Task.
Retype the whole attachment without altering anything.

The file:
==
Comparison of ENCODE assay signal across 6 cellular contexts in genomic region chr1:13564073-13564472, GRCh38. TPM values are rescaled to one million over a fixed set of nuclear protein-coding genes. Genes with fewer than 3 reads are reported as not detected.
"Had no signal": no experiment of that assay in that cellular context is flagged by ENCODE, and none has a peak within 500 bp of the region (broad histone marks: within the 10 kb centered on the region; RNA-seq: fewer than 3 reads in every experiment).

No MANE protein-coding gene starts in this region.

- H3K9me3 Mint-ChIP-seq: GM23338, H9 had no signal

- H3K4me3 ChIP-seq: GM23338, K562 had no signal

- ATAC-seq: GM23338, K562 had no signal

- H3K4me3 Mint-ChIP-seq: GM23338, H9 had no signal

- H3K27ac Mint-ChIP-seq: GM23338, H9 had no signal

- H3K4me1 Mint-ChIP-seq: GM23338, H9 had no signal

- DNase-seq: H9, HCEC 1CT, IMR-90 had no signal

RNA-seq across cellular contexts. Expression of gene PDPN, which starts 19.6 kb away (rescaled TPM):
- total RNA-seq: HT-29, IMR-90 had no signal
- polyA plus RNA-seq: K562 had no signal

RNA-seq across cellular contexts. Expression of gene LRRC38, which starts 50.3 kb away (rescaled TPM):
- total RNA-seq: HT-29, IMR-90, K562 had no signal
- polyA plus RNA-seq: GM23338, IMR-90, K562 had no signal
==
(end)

Comparison of ENCODE assay signal across 6 cellular contexts in genomic region chr1:13564073-13564472, GRCh38. TPM values are rescaled to one million over a fixed set of nuclear protein-coding genes. Genes with fewer than 3 reads are reported as not detected.
"Had no signal": no experiment of that assay in that cellular context is flagged by ENCODE, and none has a peak within 500 bp of the region (broad histone marks: within the 10 kb centered on the region; RNA-seq: fewer than 3 reads in every experiment).

No MANE protein-coding gene starts in this region.

- H3K9me3 Mint-ChIP-seq: GM23338, H9 had no signal

- H3K4me3 ChIP-seq: GM23338, K562 had no signal

- ATAC-seq: GM23338, K562 had no signal

- H3K4me3 Mint-ChIP-seq: GM23338, H9 had no signal

- H3K27ac Mint-ChIP-seq: GM23338, H9 had no signal

- H3K4me1 Mint-ChIP-seq: GM23338, H9 had no signal

- DNase-seq: H9, HCEC 1CT, IMR-90 had no signal

RNA-seq across cellular contexts. Expression of gene PDPN, which starts 19.6 kb away (rescaled TPM):
- total RNA-seq: HT-29, IMR-90 had no signal
- polyA plus RNA-seq: K562 had no signal

RNA-seq across cellular contexts. Expression of gene LRRC38, which starts 50.3 kb away (rescaled TPM):
- total RNA-seq: HT-29, IMR-90, K562 had no signal
- polyA plus RNA-seq: GM23338, IMR-90, K562 had no signal